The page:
Melles Griot Optics Group announced it recently commissioned installation of its QED Q22-Y magnetorheological (MRF) finishing system and large-aperture, digital phase-measuring interferometer at its Rochester, N.Y., manufacturing complex, in a new class-10,000 clean facility. The company said the system will enable it to produce spherical surfaces accurate to 1/250 of a wavelength, root-mean-square (rms), at 632 nm, using the "3-sphere" calibration method. The system uses a computer-directed, electromagnetically controlled "ferro-fluid" polishing method to selectively reduce the height of nanometer-scale surface features on optical elements, reducing rms surface roughness to the 5-angstrom region.. . . Physicist Greg Boebinger of the Los Alamos National Laboratory in New Mexico has been named director of the National High Magnetic Field Laboratory, which generates intense magnetic fields for research in a wide variety of disciplines, including physics, biology, bioengineering, chemistry, geochemistry, biochemistry, materials science and engineering. The facility is operated by a consortium among the University of Florida, Florida State University and the Los Alamos lab and is funded by the National Science Foundation and the state of Florida. Boebinger previously was director of the pulsed magnet facility at Los Alamos; he succeeds Jack Crow, who was director of the NHMFL since it opened in 1990.. . .Michael S. Barnes and Matthew B. Bigge have joined Palo Alto, Calif.-based Nanosys Inc. as vice president of technology development systems and director of corporate development, respectively. Nanosys, which develops inorganic semiconductor systems powered by nanotechnology, said they will aid its transition from nanotechnology R&D to manufactured products. Barnes was formerly vice president of engineering and CTO for Applied Materials' Etch Product Business Group; Bigge was COO and a co-founder of Milcom Technologies. Nanosys said it is reinforcing its business and manufacturing capabilities following a series of recent deals with companies including Intel, Matsushita Electric Works and SAIC.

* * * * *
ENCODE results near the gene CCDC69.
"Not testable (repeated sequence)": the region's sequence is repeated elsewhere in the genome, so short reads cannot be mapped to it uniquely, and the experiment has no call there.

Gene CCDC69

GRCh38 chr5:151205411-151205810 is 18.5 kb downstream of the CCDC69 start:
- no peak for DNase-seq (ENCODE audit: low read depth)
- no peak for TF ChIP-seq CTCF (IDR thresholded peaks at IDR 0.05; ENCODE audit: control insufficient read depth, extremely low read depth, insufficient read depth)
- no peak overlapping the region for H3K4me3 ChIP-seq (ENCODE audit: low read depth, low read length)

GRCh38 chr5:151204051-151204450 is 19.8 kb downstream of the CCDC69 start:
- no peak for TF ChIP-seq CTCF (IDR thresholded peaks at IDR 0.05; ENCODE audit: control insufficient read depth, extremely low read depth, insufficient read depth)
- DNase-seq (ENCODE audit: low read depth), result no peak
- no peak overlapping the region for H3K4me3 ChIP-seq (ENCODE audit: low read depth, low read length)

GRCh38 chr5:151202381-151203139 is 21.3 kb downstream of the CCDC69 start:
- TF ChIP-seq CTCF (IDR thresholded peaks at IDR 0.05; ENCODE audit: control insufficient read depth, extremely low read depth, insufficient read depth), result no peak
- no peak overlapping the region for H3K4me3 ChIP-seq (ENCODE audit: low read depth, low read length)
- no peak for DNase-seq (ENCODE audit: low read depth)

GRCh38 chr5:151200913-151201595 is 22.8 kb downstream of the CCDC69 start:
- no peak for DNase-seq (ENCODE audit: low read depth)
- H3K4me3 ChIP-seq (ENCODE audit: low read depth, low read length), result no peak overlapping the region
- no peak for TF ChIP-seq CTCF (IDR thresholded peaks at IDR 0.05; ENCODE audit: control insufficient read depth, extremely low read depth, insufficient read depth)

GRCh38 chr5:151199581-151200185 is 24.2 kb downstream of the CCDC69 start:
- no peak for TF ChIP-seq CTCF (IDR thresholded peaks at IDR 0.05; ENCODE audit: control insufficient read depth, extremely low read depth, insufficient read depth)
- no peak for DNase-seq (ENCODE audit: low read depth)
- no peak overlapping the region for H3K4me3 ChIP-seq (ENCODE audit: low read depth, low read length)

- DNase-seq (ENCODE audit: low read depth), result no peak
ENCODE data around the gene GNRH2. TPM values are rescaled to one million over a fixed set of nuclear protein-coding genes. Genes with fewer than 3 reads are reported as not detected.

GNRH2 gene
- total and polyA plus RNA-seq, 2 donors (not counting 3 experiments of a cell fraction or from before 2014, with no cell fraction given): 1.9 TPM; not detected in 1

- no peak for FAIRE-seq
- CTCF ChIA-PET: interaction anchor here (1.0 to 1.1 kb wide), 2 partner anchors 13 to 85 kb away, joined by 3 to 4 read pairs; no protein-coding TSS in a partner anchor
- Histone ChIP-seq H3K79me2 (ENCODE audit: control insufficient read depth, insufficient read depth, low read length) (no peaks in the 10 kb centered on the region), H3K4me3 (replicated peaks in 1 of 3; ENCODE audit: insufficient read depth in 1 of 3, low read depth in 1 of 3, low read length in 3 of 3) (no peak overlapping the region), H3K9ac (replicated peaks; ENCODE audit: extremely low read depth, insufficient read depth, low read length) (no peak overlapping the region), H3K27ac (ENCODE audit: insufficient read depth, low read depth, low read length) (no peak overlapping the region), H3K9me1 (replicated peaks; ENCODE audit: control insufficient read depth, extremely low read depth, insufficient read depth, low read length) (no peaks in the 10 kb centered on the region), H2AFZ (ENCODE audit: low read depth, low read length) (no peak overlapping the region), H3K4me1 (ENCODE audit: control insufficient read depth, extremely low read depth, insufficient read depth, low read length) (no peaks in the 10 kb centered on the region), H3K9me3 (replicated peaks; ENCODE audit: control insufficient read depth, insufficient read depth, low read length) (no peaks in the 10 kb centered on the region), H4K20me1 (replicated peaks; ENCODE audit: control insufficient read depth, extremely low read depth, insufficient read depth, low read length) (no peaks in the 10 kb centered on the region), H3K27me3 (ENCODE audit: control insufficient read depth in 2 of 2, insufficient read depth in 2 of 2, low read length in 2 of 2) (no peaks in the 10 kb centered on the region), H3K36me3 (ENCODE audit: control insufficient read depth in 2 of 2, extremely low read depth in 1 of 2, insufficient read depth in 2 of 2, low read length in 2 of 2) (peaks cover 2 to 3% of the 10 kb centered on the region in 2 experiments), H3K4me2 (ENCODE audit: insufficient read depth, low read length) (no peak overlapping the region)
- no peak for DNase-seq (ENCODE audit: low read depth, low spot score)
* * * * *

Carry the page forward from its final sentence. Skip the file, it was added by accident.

- An instrument that employs the interference of lightwaves to measure the accuracy of optical surfaces; it can measure a length in terms of the length of a wave of light by using interference phenomena based on the wave characteristics of light. Interferometers are used extensively for testing optical elements during manufacture. Typical designs include the Michelson, Twyman-Green and Fizeau interferometers.
The basic interferometer components are a light source, a beamsplitter, a reference...
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